Fully kitted-up Audi only for the very successful
One of the great things about Audi’s small-hatch-cum-SUV, the Q2, is that it’s the most originallooking thing from the German maker for ages.
Another is that you can configure it pretty much any way you like. Mini might have led the way with the small-car personalisation movement, but Audi has really gone to town with the Q2 options list.
But there’s always opportunity cost, right? In this case it’s, well, cost.
The Q2 Sport starts at $54,500, which is a premium price but still just $5000 more than the A3 with the same powertrain – a car which seems extremely dull in comparison. But of course, the Q2’s whole selling proposition is personalisation so that $55k will be just the start for most buyers.
Admittedly, the media-car you see here is loaded up to show just what’s possible. But the price as tested (at least according to my spec sheet/calculator combo) is still breathtaking at $67,620.
That’s what happens when you decide you like the S-line model with special exterior styling, flatbottom steering wheel and LED interior lighting ($4500), the Technology Package of Virtual Cockpit instruments and sat-nav ($3500), Driver Assistance System Package with adaptive cruise, parking assistance, lane-keep and automatic high-beam lights ($3000), gloss black exterior detailing ($1250) privacy glass ($1200) and interior-trim light inlays ($750).
Well, at least that’s the stuff I could work out. There might be more. If you fancy leather as well you’ll easily tip the Q2 over into $70k territory.
Not everybody will go this far, but many people will – at least if the rival Mini brand is anything to go by. So you really do have to look at the Q2 as a premium small-SUV.
Mostly, it fits the bill. If there’s anything that errs on the side of house-brand with this car it’s the platform/powertrain, which is the same as you’ll find in any number of Volkswagen Group products.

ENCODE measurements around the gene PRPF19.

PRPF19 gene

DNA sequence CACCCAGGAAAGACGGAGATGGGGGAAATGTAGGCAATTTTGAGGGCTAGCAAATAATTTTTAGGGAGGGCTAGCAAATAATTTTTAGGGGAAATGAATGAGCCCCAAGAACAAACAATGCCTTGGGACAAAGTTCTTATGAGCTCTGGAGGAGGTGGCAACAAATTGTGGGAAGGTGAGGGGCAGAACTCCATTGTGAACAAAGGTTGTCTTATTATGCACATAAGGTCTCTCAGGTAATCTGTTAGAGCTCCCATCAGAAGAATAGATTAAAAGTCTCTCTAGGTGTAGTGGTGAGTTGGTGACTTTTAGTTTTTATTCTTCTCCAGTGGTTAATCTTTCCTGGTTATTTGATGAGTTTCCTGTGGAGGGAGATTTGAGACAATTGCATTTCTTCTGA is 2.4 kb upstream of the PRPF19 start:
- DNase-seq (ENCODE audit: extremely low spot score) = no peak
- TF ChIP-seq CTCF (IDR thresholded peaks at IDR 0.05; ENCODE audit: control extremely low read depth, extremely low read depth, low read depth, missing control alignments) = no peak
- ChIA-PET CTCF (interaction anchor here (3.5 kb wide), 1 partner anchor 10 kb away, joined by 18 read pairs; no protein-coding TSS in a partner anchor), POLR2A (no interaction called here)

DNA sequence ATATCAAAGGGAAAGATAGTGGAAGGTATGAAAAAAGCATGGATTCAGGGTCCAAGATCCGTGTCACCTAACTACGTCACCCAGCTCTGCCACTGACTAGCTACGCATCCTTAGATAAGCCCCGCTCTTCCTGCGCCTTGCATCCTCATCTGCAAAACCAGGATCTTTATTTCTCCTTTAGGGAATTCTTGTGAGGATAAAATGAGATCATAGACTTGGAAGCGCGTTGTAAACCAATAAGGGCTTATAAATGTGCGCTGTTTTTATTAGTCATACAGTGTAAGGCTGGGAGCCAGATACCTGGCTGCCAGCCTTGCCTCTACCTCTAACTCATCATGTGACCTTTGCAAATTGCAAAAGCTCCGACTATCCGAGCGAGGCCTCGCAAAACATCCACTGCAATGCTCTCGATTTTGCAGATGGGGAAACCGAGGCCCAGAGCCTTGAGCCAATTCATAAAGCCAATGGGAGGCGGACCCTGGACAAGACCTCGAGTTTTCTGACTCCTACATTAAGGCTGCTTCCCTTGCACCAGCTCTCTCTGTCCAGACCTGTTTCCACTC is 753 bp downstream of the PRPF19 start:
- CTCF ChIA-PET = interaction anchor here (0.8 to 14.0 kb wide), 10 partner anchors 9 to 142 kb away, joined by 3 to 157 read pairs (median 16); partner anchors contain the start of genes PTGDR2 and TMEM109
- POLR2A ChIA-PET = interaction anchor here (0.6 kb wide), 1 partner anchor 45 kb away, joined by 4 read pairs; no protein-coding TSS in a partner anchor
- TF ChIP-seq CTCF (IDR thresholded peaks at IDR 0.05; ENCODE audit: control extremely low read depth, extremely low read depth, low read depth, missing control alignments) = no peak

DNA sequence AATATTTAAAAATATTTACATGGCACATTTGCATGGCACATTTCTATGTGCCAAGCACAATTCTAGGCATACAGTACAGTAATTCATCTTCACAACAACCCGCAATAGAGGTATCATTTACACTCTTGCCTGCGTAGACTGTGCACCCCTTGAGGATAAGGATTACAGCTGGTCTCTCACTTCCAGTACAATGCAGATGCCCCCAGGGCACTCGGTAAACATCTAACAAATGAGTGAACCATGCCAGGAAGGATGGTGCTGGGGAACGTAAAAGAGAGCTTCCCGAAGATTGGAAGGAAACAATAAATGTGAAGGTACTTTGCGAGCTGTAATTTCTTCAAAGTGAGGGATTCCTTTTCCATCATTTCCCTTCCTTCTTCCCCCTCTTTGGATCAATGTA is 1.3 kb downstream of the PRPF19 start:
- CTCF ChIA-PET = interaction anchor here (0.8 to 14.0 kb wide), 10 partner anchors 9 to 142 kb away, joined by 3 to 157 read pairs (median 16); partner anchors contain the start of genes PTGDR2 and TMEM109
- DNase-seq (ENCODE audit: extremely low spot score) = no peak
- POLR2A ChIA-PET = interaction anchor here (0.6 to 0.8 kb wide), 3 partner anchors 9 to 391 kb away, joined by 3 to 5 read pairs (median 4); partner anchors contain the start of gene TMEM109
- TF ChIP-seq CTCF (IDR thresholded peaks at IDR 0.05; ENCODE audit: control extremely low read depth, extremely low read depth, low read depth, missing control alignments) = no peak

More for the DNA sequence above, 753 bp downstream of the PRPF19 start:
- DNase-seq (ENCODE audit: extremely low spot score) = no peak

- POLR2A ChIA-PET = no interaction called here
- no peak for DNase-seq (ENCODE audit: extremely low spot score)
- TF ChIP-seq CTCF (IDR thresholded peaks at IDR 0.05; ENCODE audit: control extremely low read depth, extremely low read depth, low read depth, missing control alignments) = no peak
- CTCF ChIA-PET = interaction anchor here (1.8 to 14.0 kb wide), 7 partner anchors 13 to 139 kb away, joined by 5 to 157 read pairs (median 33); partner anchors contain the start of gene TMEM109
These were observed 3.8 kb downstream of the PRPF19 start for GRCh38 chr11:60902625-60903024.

It’s still good stuff and if anything, the Q2 drives a little better than the equivalent A3 thanks to better steering and a softer, but more progressive cornering stance. The dual-clutch S-tronic transmission (which is VW’s DSG in all but name) is as snappy as ever, albeit with the occasional hesitation in low-speed city work.
But in look and feel the Q2 is special enough to carry that premium price. The exterior styling is intriguing and the interior reeks of German quality. Audi isn’t quite as over-the-top with its interior materials as it used to be, but the Q2 has as much touchy-feely stuff inside as the larger, more expensive A4.
And some of those options are pretty cool. The Virtual Cockpit gives you a digital instrument panel that can be configured in different views, including one that minimises the traditional stuff (speed/revs) and allocates the majority of the display area to the sat-nav map. Love it.
You don’t have to spend the really big bucks, of course. Opt for a showroom-standard Q2 and you still get the cheerful performance and high-quality cabin. But such a car will probably be a very rare sight.
Fully dressed-up Q2 looks pretty striking. But then it can also be very expensive: this one is nudging $70k.